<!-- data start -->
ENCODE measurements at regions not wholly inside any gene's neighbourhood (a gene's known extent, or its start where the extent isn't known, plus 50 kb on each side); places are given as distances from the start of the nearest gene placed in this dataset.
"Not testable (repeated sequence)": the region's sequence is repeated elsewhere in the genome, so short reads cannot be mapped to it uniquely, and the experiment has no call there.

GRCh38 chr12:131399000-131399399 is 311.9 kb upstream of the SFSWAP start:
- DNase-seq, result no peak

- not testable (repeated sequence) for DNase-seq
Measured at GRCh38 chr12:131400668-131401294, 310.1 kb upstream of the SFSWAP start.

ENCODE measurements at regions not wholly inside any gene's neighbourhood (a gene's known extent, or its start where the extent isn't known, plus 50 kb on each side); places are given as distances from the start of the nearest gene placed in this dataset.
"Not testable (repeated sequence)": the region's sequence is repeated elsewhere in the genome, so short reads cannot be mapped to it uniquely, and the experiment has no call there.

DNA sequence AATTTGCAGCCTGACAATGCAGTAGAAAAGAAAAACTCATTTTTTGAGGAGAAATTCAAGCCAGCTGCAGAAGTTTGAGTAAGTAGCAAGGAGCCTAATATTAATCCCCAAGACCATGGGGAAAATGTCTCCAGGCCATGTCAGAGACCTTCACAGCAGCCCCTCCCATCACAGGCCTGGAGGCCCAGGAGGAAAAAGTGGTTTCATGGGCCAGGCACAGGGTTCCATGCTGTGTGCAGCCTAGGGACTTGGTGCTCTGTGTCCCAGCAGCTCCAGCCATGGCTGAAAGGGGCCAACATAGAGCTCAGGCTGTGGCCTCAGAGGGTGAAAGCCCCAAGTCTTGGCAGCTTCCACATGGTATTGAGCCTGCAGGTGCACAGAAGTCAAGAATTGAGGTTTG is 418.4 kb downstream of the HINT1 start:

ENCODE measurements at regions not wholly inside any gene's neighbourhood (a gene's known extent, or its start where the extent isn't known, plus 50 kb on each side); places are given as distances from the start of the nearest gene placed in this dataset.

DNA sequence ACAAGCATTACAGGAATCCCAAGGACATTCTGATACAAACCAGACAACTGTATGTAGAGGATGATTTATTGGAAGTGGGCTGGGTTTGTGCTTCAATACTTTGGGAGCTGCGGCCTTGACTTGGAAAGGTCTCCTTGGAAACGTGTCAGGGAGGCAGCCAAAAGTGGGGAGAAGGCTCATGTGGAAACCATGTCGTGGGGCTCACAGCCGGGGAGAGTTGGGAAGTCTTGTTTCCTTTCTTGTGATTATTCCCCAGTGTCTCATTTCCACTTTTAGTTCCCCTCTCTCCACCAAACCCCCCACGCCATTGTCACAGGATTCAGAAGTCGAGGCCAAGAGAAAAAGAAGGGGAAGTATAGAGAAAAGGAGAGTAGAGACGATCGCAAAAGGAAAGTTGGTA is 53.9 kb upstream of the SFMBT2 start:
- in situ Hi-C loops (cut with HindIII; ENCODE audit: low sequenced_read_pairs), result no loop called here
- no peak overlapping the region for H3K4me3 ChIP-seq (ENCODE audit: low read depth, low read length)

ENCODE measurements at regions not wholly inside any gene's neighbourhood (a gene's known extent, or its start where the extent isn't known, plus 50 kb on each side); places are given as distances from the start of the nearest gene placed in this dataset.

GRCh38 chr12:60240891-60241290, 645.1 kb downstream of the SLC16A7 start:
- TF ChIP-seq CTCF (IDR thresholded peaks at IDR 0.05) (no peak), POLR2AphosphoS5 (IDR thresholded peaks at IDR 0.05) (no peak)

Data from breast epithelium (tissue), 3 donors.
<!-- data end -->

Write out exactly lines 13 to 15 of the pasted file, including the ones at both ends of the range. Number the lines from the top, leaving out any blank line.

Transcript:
- no peak overlapping the region for H3K4me3 ChIP-seq (ENCODE audit: low read depth, low read length)

ENCODE measurements at regions not wholly inside any gene's neighbourhood (a gene's known extent, or its start where the extent isn't known, plus 50 kb on each side); places are given as distances from the start of the nearest gene placed in this dataset.

GRCh38 chr12:60240891-60241290, 645.1 kb downstream of the SLC16A7 start: